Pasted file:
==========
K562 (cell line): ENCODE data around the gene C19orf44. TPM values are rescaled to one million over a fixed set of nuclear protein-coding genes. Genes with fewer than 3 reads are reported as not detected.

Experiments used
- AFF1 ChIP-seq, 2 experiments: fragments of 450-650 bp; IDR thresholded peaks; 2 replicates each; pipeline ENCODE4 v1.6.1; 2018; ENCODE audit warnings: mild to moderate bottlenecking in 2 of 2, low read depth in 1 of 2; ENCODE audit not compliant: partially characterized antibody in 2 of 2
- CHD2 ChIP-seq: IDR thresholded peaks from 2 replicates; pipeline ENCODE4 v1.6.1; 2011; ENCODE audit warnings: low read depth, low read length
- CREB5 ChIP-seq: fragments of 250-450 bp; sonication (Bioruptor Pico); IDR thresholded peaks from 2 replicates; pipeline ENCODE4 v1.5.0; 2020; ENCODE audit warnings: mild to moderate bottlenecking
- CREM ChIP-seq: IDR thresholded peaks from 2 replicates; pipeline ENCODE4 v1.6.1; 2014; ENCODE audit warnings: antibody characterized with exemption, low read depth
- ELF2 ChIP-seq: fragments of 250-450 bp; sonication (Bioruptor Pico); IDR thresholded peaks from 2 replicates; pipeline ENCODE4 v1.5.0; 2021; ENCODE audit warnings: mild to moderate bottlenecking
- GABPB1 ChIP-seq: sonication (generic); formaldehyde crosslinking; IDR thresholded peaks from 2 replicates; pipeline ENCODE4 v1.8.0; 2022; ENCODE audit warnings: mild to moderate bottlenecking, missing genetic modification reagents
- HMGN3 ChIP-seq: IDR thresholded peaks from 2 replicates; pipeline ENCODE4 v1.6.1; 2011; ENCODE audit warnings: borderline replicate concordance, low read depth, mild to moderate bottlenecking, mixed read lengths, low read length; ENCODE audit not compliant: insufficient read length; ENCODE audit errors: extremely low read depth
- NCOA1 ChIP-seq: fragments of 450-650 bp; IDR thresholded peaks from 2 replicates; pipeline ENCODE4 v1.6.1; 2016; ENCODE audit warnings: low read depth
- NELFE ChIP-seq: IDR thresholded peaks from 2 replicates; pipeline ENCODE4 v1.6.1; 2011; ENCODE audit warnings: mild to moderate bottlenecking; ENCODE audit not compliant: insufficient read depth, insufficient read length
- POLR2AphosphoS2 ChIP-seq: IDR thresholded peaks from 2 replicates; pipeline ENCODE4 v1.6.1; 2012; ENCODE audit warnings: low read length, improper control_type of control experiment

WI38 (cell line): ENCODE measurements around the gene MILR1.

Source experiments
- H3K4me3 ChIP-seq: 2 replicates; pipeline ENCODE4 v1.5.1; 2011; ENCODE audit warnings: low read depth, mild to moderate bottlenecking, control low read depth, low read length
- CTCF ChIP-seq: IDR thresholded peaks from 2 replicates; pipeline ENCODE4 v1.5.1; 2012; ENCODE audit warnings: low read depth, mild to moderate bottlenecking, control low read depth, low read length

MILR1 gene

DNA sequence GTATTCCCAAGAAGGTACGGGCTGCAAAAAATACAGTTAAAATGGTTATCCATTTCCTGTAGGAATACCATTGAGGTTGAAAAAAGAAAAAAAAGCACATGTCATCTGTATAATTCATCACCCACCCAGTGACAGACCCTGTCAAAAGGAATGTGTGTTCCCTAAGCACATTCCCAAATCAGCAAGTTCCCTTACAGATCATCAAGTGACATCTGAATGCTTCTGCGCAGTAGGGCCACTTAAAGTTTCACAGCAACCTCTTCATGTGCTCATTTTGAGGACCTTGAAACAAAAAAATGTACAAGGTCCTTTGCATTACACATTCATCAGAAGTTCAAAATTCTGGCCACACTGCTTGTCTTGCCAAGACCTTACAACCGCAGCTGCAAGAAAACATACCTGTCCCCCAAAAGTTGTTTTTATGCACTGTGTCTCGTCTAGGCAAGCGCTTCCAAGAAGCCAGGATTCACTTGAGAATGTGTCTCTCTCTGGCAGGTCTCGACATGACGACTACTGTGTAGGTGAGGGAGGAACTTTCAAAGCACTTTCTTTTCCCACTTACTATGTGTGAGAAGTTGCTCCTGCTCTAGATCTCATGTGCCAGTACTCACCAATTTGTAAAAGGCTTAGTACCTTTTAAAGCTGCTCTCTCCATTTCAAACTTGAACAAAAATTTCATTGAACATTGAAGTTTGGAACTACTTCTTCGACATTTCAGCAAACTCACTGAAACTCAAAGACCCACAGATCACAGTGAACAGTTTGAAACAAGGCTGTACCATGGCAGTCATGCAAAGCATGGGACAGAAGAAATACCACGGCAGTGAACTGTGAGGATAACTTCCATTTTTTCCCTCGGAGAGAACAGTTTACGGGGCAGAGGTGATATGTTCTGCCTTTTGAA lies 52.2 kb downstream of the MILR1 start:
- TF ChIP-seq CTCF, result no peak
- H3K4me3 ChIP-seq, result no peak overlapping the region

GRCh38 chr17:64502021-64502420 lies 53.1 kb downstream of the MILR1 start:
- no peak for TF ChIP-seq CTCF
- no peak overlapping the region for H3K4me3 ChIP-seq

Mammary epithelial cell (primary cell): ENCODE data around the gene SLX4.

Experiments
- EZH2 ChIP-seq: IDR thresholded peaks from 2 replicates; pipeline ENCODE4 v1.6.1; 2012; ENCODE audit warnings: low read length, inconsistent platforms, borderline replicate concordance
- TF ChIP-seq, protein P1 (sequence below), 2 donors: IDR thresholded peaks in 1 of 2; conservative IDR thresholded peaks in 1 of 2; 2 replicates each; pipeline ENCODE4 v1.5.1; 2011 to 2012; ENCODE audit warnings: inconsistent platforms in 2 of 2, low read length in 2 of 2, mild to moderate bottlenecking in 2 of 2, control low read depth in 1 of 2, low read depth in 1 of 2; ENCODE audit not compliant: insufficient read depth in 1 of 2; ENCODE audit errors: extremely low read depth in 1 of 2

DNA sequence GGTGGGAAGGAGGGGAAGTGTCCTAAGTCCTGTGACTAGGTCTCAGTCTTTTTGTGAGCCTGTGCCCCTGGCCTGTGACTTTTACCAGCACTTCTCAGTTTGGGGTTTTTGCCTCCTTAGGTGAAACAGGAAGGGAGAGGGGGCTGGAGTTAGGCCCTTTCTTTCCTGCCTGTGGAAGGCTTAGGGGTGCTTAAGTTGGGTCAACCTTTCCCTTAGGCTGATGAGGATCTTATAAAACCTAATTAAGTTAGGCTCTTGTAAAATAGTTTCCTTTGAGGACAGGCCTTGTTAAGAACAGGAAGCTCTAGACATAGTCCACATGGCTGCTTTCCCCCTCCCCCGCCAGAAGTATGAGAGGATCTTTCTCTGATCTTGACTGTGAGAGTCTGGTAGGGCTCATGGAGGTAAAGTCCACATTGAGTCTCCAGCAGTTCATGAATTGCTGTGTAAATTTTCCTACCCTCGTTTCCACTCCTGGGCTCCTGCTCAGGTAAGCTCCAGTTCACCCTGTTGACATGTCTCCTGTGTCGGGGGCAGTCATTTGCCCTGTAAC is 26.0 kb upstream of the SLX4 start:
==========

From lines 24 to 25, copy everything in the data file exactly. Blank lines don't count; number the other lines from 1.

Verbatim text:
Mammary epithelial cell (primary cell): ENCODE data around the gene SLX4.

Experiments